Here is proof that even the darkest clouds have a silver lining. As humanity faces its greatest challenge this century, one small upshot is that borrowing costs will fall.
Buying a house is an exciting time, but it isn’t a stress-free process. Part of the process is getting approved for a mortgage to help pay for the home. My wife and I recently went through this experience when we were moving from Florida to Indiana.
As mortgage lenders are raising the bar on their requirements for borrowers, getting a mortgage becomes harder and harder. Now is the time for homebuyers and those looking to refinance to be smarter about shopping for a new loan.
We began 2020 in a fairly healthy economy—stock market prices were high and unemployment rates were low. The COVID crisis derailed financial security for millions of millennials and Gen Zers in a short span of time.
As you shop for a mortgage, it’s important to understand what each option means for you and your budget. The top mortgage lenders offer a range of different products. Picking the right one can save you money in the long run.
For those looking to refinance their mortgage there are a lot of lenders to choose from and a number of factors to consider. Each lender has their own unique features as a well as certain strengths and weaknesses. This article compares three of the bigger lenders in this space to help provide you with a comparison in one spot.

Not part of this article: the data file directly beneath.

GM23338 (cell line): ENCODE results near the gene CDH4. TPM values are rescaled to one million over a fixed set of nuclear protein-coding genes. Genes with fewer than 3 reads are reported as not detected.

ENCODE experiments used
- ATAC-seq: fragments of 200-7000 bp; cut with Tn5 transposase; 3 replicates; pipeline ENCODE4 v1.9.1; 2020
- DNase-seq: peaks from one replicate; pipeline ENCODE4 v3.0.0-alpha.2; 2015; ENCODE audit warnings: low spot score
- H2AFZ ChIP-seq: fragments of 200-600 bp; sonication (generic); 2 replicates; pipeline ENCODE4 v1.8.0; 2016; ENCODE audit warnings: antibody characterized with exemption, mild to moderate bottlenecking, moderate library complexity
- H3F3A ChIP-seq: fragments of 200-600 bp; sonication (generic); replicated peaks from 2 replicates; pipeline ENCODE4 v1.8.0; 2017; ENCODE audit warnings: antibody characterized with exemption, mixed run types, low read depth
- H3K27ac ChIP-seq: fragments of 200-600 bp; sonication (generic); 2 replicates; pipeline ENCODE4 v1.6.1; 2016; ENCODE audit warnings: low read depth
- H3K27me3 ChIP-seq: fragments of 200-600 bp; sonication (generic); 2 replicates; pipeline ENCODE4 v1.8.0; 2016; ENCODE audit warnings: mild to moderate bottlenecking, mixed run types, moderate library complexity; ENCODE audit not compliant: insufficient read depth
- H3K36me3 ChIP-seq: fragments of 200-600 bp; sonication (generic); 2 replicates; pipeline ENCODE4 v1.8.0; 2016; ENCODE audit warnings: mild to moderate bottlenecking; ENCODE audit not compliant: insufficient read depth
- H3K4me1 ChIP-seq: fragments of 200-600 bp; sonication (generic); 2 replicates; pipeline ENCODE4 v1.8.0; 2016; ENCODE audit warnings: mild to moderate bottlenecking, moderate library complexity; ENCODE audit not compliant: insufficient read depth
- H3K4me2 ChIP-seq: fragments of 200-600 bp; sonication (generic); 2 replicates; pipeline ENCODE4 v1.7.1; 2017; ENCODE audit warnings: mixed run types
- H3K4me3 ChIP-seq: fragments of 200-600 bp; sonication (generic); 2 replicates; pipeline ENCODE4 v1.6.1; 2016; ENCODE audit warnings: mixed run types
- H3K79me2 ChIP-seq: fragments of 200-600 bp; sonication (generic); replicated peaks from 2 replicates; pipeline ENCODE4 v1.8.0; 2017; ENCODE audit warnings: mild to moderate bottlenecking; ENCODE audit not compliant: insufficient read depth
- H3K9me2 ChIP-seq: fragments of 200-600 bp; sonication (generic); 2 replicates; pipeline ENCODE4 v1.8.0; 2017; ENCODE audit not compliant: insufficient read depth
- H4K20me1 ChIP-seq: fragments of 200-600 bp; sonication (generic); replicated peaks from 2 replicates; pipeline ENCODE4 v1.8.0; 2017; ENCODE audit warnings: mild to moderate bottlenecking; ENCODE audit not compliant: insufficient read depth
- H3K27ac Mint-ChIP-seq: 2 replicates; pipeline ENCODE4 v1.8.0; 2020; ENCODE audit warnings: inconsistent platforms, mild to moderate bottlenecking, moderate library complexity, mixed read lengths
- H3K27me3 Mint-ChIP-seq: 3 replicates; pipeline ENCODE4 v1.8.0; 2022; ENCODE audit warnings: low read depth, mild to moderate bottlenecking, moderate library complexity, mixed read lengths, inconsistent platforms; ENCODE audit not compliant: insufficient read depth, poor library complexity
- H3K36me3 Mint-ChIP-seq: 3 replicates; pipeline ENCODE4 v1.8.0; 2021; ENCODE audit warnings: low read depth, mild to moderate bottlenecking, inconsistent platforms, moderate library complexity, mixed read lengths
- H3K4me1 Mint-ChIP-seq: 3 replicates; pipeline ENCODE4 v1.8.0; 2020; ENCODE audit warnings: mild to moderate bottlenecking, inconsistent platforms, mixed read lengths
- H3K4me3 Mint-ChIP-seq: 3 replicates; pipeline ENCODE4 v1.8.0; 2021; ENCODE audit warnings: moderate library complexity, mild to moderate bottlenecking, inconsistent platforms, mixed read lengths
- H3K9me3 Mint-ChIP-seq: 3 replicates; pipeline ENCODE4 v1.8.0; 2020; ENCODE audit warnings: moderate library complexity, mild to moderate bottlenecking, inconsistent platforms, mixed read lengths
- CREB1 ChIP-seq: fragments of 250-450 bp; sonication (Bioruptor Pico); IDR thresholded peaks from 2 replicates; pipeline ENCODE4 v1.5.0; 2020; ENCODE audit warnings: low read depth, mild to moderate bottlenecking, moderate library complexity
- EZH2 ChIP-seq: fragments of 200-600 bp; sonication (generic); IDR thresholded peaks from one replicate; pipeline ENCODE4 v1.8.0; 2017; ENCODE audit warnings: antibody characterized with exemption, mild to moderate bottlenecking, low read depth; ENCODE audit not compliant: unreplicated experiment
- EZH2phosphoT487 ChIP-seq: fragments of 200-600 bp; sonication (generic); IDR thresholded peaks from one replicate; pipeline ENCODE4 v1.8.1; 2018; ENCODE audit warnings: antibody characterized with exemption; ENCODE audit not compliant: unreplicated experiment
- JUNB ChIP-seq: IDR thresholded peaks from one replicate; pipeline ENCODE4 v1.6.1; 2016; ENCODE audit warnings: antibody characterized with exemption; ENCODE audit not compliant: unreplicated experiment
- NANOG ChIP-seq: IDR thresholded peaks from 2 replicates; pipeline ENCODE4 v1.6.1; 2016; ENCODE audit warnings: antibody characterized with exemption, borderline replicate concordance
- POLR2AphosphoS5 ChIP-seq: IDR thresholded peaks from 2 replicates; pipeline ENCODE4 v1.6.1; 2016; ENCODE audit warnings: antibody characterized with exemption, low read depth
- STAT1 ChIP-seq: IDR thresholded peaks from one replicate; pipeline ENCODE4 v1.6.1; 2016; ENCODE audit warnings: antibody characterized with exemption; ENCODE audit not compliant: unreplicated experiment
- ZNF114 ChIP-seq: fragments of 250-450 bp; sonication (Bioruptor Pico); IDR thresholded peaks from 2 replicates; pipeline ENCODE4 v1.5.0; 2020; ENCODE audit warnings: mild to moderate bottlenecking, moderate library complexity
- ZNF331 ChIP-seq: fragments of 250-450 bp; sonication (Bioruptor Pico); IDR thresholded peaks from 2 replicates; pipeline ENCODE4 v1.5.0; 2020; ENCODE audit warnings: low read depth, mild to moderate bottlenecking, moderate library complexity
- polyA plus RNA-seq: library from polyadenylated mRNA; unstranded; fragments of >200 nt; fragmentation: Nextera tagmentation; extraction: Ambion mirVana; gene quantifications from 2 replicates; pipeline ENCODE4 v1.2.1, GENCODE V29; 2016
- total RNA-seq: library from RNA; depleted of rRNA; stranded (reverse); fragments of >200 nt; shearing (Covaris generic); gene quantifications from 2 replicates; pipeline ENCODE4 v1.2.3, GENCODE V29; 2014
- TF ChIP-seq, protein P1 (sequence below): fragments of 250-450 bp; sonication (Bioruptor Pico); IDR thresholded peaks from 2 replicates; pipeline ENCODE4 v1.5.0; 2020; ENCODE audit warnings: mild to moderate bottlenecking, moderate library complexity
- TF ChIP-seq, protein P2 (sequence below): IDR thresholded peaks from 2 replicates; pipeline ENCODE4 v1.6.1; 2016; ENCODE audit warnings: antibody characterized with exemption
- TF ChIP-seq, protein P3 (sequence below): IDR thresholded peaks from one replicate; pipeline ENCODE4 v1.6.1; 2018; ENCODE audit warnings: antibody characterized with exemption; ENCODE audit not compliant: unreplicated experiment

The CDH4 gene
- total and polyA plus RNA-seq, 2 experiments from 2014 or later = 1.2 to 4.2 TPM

COVID-19 has changed the way we do business. Purchases and transactions that used to require in-person interactions have been replaced with simple online processes that can be completed from home. The mortgage industry has been making such adjustments as well, and in-person interactions are becoming less and less necessary when closing on home loans. Here’s what you need to know.
We gathered four leading on personal finance professionals to discuss the state of the economy, how it affects American households and what you can do to keep your head above water during this high tide
The mortgage market is thriving thanks to record low rates. But what should you do? Refinance your mortgage, go into forbearance, or maybe renovate your home? We gathered four leading personal finance and mortgage professionals to give us some tips.
Mortgage rates are the lowest they’ve been since they started tracking them in 1971!
Amid all the chaos of the past year, there is a silver lining for borrowers: Near record-low interest rates.
When shopping around for a mortgage, is it recommended to start your search with a marketplace or by going straight to a direct lender? Put this to the test with a direct comparison between LendingTree, one of the biggest online lending marketplaces for finding low mortgage rates, and Quicken Loans, one of the country’s most popular direct lenders.